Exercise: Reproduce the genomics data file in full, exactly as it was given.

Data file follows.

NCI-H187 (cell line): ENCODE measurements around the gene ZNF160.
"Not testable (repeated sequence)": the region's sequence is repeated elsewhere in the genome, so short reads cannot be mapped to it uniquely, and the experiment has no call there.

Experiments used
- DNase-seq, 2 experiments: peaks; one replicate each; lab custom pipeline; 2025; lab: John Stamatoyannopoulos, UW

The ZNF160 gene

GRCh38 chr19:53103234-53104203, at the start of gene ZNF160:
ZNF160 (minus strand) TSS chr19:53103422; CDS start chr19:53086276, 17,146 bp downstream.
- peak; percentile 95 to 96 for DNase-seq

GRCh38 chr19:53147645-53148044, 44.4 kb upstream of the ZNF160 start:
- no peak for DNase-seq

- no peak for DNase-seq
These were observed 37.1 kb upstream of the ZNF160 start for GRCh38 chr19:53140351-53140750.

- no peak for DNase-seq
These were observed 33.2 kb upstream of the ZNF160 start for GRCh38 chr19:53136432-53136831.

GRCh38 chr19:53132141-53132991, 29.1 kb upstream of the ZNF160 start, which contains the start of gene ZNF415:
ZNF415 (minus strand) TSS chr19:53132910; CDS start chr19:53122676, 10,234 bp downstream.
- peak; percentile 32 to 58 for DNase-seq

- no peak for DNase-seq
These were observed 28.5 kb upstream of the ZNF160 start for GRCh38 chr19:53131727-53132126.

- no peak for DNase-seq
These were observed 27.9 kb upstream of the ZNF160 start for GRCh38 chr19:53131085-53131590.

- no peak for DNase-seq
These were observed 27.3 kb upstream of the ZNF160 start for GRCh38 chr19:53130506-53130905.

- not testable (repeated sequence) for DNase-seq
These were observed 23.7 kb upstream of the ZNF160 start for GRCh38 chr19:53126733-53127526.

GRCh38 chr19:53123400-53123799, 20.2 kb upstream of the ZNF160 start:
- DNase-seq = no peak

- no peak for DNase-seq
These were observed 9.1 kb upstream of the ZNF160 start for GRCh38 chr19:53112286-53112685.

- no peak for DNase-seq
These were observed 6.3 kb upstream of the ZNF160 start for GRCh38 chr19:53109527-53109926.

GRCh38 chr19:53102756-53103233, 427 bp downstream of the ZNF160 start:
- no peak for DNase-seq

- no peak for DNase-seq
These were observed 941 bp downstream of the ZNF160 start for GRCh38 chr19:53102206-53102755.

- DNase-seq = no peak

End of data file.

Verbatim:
NCI-H187 (cell line): ENCODE measurements around the gene ZNF160.
"Not testable (repeated sequence)": the region's sequence is repeated elsewhere in the genome, so short reads cannot be mapped to it uniquely, and the experiment has no call there.

Experiments used
- DNase-seq, 2 experiments: peaks; one replicate each; lab custom pipeline; 2025; lab: John Stamatoyannopoulos, UW

The ZNF160 gene

GRCh38 chr19:53103234-53104203, at the start of gene ZNF160:
ZNF160 (minus strand) TSS chr19:53103422; CDS start chr19:53086276, 17,146 bp downstream.
- peak; percentile 95 to 96 for DNase-seq

GRCh38 chr19:53147645-53148044, 44.4 kb upstream of the ZNF160 start:
- no peak for DNase-seq

- no peak for DNase-seq
These were observed 37.1 kb upstream of the ZNF160 start for GRCh38 chr19:53140351-53140750.

- no peak for DNase-seq
These were observed 33.2 kb upstream of the ZNF160 start for GRCh38 chr19:53136432-53136831.

GRCh38 chr19:53132141-53132991, 29.1 kb upstream of the ZNF160 start, which contains the start of gene ZNF415:
ZNF415 (minus strand) TSS chr19:53132910; CDS start chr19:53122676, 10,234 bp downstream.
- peak; percentile 32 to 58 for DNase-seq

- no peak for DNase-seq
These were observed 28.5 kb upstream of the ZNF160 start for GRCh38 chr19:53131727-53132126.

- no peak for DNase-seq
These were observed 27.9 kb upstream of the ZNF160 start for GRCh38 chr19:53131085-53131590.

- no peak for DNase-seq
These were observed 27.3 kb upstream of the ZNF160 start for GRCh38 chr19:53130506-53130905.

- not testable (repeated sequence) for DNase-seq
These were observed 23.7 kb upstream of the ZNF160 start for GRCh38 chr19:53126733-53127526.

GRCh38 chr19:53123400-53123799, 20.2 kb upstream of the ZNF160 start:
- DNase-seq = no peak

- no peak for DNase-seq
These were observed 9.1 kb upstream of the ZNF160 start for GRCh38 chr19:53112286-53112685.

- no peak for DNase-seq
These were observed 6.3 kb upstream of the ZNF160 start for GRCh38 chr19:53109527-53109926.

GRCh38 chr19:53102756-53103233, 427 bp downstream of the ZNF160 start:
- no peak for DNase-seq

- no peak for DNase-seq
These were observed 941 bp downstream of the ZNF160 start for GRCh38 chr19:53102206-53102755.

- DNase-seq = no peak